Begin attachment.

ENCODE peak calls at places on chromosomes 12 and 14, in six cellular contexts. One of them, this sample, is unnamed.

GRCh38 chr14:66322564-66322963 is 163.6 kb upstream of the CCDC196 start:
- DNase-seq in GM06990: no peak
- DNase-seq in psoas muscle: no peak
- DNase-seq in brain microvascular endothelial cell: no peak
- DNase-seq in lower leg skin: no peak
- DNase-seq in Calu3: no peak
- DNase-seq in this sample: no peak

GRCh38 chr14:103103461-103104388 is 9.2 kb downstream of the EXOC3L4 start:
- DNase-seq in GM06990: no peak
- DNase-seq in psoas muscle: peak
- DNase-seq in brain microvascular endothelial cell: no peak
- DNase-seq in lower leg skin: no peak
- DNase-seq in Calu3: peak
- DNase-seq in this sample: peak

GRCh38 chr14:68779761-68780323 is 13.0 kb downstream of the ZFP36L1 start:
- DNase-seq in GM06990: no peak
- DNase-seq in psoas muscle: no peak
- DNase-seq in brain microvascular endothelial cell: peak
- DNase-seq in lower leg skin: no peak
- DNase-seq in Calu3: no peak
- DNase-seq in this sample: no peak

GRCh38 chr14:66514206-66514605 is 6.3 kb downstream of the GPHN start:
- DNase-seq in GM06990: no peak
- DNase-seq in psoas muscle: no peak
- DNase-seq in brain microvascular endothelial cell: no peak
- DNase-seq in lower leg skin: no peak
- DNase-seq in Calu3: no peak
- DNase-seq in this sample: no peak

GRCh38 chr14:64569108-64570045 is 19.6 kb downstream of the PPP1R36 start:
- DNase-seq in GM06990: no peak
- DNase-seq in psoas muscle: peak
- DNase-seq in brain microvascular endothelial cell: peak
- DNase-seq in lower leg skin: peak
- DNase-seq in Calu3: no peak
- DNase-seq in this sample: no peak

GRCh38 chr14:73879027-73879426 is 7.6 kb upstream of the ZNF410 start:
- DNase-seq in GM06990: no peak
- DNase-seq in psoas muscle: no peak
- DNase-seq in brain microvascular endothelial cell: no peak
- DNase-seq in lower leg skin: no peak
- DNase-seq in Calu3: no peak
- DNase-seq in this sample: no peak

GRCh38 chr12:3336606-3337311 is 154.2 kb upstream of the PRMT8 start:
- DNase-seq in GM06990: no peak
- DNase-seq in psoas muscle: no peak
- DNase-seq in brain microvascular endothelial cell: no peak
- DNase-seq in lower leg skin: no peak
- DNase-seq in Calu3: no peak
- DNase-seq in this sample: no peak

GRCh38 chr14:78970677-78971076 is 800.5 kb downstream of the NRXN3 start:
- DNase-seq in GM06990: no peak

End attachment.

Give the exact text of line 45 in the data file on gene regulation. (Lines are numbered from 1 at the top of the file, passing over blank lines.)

- DNase-seq in GM06990: no peak